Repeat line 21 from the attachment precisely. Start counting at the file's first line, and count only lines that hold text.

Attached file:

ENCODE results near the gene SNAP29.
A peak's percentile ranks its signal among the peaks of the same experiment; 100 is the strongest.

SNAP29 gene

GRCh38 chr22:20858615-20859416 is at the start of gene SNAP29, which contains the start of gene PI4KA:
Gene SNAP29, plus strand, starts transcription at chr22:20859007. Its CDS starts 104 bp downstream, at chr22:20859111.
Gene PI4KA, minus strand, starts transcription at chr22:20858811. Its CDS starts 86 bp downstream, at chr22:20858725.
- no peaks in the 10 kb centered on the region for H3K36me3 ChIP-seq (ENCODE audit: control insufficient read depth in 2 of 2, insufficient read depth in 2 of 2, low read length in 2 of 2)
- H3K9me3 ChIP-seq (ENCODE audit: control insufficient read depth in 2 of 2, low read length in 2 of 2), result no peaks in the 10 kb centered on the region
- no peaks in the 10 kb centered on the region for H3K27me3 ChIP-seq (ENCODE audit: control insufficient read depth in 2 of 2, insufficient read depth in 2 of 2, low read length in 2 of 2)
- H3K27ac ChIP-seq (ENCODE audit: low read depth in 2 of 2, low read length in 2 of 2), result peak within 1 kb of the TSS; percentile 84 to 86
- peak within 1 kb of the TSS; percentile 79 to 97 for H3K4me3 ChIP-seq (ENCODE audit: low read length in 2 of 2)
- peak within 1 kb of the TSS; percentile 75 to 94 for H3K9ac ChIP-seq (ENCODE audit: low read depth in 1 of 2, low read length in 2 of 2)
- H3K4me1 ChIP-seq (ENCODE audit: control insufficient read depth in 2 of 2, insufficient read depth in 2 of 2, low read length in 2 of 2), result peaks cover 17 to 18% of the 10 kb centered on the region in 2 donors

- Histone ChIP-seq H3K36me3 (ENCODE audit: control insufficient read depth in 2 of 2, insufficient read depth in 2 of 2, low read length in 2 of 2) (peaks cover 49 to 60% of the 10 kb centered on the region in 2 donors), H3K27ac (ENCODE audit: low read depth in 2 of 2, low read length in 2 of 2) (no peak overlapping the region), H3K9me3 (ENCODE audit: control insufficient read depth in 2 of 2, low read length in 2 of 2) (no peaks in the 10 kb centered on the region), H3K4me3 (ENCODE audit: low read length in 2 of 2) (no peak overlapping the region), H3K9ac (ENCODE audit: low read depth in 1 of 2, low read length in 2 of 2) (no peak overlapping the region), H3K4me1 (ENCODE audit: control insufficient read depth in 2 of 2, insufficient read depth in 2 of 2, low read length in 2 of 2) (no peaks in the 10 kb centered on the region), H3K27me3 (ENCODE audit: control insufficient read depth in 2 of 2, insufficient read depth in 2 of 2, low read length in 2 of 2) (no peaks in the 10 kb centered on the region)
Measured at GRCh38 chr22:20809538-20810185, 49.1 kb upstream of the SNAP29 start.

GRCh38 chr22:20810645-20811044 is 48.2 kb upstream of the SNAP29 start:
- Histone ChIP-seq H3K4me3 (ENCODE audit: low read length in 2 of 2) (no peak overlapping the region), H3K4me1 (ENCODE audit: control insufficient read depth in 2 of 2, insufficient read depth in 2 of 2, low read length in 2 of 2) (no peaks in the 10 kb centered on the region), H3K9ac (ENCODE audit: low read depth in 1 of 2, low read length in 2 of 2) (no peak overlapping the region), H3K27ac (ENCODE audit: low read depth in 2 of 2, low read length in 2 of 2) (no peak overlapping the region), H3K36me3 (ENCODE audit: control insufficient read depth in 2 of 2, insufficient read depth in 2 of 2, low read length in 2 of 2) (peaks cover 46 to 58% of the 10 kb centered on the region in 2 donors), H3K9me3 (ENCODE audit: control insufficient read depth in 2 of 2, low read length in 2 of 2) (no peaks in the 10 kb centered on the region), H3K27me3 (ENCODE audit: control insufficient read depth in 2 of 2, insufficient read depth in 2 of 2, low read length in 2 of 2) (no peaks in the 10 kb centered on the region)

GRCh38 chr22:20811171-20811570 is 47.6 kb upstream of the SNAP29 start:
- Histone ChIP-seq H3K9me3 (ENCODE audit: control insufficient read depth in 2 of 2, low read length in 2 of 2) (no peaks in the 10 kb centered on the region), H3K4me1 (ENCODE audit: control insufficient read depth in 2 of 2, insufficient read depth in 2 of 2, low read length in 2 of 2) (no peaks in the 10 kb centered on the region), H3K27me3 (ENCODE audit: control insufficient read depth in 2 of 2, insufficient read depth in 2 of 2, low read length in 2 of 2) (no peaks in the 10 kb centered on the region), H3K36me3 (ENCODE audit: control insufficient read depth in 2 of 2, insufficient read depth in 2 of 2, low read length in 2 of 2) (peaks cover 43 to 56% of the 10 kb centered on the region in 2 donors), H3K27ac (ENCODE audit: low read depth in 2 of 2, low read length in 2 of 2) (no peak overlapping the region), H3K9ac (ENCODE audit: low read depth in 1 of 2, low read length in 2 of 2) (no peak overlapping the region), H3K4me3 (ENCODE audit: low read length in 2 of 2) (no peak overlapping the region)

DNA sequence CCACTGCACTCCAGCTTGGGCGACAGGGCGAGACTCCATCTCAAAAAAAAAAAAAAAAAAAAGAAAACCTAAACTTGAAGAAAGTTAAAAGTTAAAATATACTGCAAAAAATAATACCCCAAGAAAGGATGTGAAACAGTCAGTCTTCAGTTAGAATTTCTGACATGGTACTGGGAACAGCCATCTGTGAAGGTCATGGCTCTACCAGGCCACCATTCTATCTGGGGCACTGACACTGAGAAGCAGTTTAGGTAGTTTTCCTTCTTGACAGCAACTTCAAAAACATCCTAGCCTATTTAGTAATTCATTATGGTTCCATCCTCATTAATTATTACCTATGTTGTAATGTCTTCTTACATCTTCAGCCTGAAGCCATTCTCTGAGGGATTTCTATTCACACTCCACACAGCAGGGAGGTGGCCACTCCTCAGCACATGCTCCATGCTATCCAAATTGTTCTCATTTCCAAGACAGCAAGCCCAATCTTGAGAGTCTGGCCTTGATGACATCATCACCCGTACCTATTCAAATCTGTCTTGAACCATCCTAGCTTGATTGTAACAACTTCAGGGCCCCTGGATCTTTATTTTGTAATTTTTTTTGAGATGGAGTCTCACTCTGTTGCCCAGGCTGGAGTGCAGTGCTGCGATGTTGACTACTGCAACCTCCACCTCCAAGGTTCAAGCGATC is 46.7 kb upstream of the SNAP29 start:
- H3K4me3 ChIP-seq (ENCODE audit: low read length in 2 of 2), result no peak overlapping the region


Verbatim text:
- H3K4me3 ChIP-seq (ENCODE audit: low read length in 2 of 2), result no peak overlapping the region